But, as she says, that is just the sort of tricky issue translators love to grapple with. All translators tell you that they are poorly paid: but Ina Rilke will tell you how she opted to be paid even less than before in order to work on Cees Nooteboom's The Following Story. Her previous work had been translating academic texts. 'In Holland, academic translation is not poorly paid; for The Following Story I was paid about half what I had been getting,' said Rilke.
'But I enjoyed it enormously,' she said. 'In academic work, it is facts which have to be right. Since The Following Story has no plot, as such, what really was important here was the tone, fluency and rhythm. It was great fun to do. However, what makes the translation of literature more difficult, and, as far as I am concerned, more time-consuming, is that the required degree of fidelity can only be achieved by polishing the translated text until it can be said to have the same stylistic qualities as the original.'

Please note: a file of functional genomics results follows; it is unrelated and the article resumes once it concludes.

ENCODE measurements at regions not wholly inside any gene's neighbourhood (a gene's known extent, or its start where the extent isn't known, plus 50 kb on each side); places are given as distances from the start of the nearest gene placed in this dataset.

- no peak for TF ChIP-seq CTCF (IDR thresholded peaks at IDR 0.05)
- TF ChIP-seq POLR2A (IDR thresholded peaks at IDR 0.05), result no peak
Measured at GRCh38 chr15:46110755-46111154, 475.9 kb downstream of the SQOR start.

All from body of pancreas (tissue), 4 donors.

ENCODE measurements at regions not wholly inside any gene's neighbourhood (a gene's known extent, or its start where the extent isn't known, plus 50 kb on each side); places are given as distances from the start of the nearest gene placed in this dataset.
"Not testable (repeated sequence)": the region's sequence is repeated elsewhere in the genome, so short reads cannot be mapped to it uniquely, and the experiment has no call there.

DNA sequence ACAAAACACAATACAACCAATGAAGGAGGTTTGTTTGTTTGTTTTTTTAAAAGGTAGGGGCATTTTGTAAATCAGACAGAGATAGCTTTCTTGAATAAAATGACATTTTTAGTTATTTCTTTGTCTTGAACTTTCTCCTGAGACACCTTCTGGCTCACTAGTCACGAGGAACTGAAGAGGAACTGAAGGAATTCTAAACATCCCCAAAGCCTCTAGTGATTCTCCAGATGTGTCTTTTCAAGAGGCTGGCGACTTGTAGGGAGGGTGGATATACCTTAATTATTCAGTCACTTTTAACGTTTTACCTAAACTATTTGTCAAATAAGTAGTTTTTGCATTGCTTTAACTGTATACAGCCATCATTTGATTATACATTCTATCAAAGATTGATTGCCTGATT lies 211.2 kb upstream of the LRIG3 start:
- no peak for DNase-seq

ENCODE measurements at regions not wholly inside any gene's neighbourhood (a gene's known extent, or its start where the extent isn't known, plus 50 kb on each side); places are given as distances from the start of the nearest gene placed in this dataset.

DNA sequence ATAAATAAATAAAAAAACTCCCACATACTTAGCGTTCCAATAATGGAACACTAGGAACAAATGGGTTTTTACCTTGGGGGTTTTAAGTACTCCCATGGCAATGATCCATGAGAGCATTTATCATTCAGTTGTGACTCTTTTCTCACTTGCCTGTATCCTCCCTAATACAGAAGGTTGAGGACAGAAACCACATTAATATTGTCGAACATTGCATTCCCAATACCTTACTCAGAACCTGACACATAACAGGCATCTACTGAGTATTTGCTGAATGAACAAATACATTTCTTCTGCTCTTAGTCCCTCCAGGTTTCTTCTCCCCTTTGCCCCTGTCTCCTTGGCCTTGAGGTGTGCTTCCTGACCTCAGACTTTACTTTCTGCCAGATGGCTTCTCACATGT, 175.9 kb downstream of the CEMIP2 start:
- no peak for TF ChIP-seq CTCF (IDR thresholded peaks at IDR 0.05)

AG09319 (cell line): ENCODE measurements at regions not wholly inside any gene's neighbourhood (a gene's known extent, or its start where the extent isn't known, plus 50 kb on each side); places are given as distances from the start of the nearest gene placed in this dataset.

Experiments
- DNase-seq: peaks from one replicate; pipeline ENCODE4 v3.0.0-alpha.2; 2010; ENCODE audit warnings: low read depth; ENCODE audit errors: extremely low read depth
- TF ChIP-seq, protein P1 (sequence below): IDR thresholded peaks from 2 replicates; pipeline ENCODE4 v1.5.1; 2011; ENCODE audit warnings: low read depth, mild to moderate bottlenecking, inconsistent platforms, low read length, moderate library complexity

Born in Mozambique, East Africa, she learnt her English in Portugal, where she attended Oporto English school, complete with uniforms and cricket. 'I was raised on Pride and Prejudice and daffodils,' she said. 'Though as we never saw a daffodil, we didn't even really know what one looked like.'
Nooteboom went over Rilke's version word for word. 'Every now and again he'd say, that's not what I said; I wrote it that way deliberately, even though I know it sounds odd. And then I'd have to convince him that even though something is lost in translation, sometimes it is inevitable - sometimes to retain a specific phrase would just be too strange in English.
'But I try to make up for those times when specific words just won't translate, by using the thesaurus. And the other side of the story is that all writers have weak moments, you know, and so sometimes the translator can occasionally phrase something more convincingly than the original. This makes up for any other losses, I hope.'Reuse content